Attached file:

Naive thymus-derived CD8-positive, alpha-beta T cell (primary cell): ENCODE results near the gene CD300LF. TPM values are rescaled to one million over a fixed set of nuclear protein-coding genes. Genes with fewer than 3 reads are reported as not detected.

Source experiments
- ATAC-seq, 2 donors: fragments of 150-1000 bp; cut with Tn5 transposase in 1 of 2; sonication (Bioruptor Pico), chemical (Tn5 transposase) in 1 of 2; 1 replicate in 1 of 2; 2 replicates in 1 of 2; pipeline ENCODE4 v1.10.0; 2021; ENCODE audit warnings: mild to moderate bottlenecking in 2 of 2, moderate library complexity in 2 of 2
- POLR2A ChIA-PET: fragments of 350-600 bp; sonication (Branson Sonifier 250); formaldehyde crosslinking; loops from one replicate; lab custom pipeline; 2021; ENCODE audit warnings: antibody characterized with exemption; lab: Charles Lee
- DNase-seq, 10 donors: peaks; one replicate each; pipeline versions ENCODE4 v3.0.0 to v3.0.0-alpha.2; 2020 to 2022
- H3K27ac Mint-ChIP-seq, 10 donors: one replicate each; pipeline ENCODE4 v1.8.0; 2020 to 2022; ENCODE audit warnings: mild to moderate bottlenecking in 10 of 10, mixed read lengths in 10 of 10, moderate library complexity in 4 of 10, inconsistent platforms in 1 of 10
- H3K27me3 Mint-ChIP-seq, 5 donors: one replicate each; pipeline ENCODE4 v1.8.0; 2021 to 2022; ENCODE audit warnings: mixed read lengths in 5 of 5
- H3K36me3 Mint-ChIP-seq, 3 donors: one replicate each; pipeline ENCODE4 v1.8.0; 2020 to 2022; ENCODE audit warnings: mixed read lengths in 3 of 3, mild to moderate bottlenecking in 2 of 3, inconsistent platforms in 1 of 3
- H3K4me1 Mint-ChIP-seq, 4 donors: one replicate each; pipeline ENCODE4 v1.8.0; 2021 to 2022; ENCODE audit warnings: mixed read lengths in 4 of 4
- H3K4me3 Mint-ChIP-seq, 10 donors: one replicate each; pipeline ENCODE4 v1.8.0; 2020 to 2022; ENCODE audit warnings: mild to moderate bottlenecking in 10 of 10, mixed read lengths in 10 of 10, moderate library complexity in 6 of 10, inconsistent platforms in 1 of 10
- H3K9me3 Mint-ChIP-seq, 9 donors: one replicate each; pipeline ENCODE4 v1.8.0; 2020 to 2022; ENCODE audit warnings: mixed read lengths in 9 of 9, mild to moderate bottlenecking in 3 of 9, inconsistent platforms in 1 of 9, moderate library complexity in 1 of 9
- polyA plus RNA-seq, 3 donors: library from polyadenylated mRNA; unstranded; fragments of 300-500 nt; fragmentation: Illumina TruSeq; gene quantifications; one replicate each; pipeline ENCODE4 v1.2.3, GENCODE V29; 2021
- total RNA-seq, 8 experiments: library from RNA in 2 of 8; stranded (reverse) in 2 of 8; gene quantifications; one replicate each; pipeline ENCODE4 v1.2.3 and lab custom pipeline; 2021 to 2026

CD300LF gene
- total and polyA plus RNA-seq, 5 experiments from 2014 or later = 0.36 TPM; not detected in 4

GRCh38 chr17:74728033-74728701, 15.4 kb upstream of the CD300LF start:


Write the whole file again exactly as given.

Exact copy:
Naive thymus-derived CD8-positive, alpha-beta T cell (primary cell): ENCODE results near the gene CD300LF. TPM values are rescaled to one million over a fixed set of nuclear protein-coding genes. Genes with fewer than 3 reads are reported as not detected.

Source experiments
- ATAC-seq, 2 donors: fragments of 150-1000 bp; cut with Tn5 transposase in 1 of 2; sonication (Bioruptor Pico), chemical (Tn5 transposase) in 1 of 2; 1 replicate in 1 of 2; 2 replicates in 1 of 2; pipeline ENCODE4 v1.10.0; 2021; ENCODE audit warnings: mild to moderate bottlenecking in 2 of 2, moderate library complexity in 2 of 2
- POLR2A ChIA-PET: fragments of 350-600 bp; sonication (Branson Sonifier 250); formaldehyde crosslinking; loops from one replicate; lab custom pipeline; 2021; ENCODE audit warnings: antibody characterized with exemption; lab: Charles Lee
- DNase-seq, 10 donors: peaks; one replicate each; pipeline versions ENCODE4 v3.0.0 to v3.0.0-alpha.2; 2020 to 2022
- H3K27ac Mint-ChIP-seq, 10 donors: one replicate each; pipeline ENCODE4 v1.8.0; 2020 to 2022; ENCODE audit warnings: mild to moderate bottlenecking in 10 of 10, mixed read lengths in 10 of 10, moderate library complexity in 4 of 10, inconsistent platforms in 1 of 10
- H3K27me3 Mint-ChIP-seq, 5 donors: one replicate each; pipeline ENCODE4 v1.8.0; 2021 to 2022; ENCODE audit warnings: mixed read lengths in 5 of 5
- H3K36me3 Mint-ChIP-seq, 3 donors: one replicate each; pipeline ENCODE4 v1.8.0; 2020 to 2022; ENCODE audit warnings: mixed read lengths in 3 of 3, mild to moderate bottlenecking in 2 of 3, inconsistent platforms in 1 of 3
- H3K4me1 Mint-ChIP-seq, 4 donors: one replicate each; pipeline ENCODE4 v1.8.0; 2021 to 2022; ENCODE audit warnings: mixed read lengths in 4 of 4
- H3K4me3 Mint-ChIP-seq, 10 donors: one replicate each; pipeline ENCODE4 v1.8.0; 2020 to 2022; ENCODE audit warnings: mild to moderate bottlenecking in 10 of 10, mixed read lengths in 10 of 10, moderate library complexity in 6 of 10, inconsistent platforms in 1 of 10
- H3K9me3 Mint-ChIP-seq, 9 donors: one replicate each; pipeline ENCODE4 v1.8.0; 2020 to 2022; ENCODE audit warnings: mixed read lengths in 9 of 9, mild to moderate bottlenecking in 3 of 9, inconsistent platforms in 1 of 9, moderate library complexity in 1 of 9
- polyA plus RNA-seq, 3 donors: library from polyadenylated mRNA; unstranded; fragments of 300-500 nt; fragmentation: Illumina TruSeq; gene quantifications; one replicate each; pipeline ENCODE4 v1.2.3, GENCODE V29; 2021
- total RNA-seq, 8 experiments: library from RNA in 2 of 8; stranded (reverse) in 2 of 8; gene quantifications; one replicate each; pipeline ENCODE4 v1.2.3 and lab custom pipeline; 2021 to 2026

CD300LF gene
- total and polyA plus RNA-seq, 5 experiments from 2014 or later = 0.36 TPM; not detected in 4

GRCh38 chr17:74728033-74728701, 15.4 kb upstream of the CD300LF start: